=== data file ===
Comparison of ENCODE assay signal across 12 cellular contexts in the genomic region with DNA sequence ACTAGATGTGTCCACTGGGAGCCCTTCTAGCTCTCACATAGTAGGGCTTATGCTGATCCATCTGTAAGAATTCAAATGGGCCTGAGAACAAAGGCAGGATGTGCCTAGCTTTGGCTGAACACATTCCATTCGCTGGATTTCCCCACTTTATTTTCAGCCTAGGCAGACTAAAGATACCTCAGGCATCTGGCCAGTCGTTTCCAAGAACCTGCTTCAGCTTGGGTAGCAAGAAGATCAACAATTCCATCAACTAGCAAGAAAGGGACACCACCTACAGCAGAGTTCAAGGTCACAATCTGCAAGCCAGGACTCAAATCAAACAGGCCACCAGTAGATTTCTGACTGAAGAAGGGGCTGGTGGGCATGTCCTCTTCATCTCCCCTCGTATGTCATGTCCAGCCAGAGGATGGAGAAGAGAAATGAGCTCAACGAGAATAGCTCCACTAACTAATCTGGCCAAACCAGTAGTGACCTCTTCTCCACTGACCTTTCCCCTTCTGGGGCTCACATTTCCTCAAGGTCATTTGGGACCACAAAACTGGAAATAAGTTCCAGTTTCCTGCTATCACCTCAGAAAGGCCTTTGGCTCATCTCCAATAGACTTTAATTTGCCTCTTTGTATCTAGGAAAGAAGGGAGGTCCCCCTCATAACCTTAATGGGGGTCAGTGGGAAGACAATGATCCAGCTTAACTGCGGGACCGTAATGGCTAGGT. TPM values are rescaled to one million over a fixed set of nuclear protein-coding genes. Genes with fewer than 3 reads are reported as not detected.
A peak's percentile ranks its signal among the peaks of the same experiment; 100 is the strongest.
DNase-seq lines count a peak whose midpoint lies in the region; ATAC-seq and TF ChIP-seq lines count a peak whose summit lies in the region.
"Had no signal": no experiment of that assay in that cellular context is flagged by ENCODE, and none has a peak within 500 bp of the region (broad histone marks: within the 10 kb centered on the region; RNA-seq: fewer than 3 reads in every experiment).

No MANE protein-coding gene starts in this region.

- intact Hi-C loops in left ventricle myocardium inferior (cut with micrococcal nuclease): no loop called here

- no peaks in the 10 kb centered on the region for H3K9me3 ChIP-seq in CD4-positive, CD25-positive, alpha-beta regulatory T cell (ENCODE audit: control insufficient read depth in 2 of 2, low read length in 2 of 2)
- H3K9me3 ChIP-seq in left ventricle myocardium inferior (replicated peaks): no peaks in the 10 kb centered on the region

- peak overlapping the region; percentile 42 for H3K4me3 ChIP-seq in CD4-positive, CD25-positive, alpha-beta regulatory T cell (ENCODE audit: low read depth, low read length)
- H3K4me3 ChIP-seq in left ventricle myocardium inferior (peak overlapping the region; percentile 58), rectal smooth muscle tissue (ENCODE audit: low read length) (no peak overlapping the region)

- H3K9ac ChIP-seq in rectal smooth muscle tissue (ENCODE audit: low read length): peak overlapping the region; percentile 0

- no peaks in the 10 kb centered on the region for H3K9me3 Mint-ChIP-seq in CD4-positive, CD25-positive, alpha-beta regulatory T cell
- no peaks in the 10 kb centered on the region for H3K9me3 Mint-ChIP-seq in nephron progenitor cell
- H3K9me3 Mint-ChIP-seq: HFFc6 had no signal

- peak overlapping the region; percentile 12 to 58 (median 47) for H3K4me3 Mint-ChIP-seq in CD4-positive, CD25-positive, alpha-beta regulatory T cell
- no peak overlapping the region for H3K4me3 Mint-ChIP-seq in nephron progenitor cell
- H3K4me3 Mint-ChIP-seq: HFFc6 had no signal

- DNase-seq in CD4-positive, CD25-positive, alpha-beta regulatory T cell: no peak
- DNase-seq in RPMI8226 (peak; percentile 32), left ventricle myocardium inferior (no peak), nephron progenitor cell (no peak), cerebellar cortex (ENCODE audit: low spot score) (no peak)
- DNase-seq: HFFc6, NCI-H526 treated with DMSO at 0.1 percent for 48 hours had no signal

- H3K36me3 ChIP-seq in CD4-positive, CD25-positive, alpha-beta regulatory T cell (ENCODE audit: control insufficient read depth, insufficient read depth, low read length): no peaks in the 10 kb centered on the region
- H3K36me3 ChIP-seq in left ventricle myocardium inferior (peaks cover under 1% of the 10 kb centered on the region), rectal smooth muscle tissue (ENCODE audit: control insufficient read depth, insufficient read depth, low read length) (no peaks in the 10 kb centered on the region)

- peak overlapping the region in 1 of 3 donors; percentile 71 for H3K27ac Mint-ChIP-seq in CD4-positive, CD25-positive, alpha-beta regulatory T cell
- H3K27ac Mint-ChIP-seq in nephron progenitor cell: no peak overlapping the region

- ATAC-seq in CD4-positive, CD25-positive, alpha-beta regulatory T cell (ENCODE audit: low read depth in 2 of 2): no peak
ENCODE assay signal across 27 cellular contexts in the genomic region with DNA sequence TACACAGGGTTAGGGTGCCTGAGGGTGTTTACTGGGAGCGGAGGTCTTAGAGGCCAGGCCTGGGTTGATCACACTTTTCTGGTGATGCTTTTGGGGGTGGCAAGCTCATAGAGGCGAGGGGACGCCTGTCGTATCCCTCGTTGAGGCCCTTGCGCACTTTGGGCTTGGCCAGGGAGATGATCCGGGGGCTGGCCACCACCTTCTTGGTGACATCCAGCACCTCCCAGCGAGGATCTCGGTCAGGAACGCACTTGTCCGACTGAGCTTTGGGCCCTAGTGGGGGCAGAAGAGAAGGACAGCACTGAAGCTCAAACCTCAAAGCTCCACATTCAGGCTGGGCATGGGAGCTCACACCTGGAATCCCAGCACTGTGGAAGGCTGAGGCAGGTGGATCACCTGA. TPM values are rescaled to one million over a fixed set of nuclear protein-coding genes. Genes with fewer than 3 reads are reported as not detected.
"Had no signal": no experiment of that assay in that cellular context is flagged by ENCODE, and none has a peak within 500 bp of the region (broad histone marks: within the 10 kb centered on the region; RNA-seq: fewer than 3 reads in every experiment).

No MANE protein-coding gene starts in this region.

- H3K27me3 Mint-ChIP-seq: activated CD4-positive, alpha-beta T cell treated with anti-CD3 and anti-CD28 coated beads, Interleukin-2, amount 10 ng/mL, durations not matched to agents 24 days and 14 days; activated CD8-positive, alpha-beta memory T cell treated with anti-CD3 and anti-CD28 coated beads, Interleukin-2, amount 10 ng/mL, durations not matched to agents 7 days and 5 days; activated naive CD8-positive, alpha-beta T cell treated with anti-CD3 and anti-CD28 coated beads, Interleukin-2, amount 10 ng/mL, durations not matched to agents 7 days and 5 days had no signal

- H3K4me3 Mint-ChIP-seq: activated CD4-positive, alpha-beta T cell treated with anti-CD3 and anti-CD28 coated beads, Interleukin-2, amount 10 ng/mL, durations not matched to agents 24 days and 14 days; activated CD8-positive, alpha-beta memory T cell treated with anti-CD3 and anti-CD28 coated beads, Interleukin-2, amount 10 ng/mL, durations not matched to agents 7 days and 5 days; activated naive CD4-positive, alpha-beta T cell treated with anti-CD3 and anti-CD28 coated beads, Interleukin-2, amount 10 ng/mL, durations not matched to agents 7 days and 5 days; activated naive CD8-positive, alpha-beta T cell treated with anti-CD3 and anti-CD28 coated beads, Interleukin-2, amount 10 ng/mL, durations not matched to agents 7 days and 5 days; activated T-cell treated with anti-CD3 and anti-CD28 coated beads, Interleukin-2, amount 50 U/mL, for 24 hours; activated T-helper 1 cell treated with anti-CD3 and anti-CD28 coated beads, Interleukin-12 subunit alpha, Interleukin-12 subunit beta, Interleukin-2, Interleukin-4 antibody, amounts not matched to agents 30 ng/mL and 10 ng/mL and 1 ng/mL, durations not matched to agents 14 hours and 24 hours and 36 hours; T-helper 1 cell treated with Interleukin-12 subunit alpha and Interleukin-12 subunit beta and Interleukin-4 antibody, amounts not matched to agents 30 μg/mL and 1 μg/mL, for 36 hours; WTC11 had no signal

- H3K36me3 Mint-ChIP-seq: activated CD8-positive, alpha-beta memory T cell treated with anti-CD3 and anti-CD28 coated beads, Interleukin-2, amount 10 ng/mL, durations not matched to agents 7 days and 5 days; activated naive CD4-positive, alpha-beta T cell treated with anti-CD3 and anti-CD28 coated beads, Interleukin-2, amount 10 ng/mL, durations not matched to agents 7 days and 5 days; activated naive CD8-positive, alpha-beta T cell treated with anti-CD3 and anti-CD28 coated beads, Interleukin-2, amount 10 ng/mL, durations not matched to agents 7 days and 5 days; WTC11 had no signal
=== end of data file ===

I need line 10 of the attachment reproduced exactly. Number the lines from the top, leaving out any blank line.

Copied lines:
- H3K4me3 ChIP-seq in left ventricle myocardium inferior (peak overlapping the region; percentile 58), rectal smooth muscle tissue (ENCODE audit: low read length) (no peak overlapping the region)